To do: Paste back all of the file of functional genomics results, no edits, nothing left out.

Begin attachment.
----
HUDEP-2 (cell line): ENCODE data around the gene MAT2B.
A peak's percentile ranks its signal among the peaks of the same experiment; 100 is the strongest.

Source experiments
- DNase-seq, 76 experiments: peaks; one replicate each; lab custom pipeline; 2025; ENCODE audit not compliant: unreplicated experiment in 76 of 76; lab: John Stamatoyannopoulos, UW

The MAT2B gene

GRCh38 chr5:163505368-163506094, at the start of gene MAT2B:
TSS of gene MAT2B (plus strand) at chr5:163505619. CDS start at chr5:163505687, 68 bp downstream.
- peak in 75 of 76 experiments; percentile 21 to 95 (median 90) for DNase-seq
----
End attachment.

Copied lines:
HUDEP-2 (cell line): ENCODE data around the gene MAT2B.
A peak's percentile ranks its signal among the peaks of the same experiment; 100 is the strongest.

Source experiments
- DNase-seq, 76 experiments: peaks; one replicate each; lab custom pipeline; 2025; ENCODE audit not compliant: unreplicated experiment in 76 of 76; lab: John Stamatoyannopoulos, UW

The MAT2B gene

GRCh38 chr5:163505368-163506094, at the start of gene MAT2B:
TSS of gene MAT2B (plus strand) at chr5:163505619. CDS start at chr5:163505687, 68 bp downstream.
- peak in 75 of 76 experiments; percentile 21 to 95 (median 90) for DNase-seq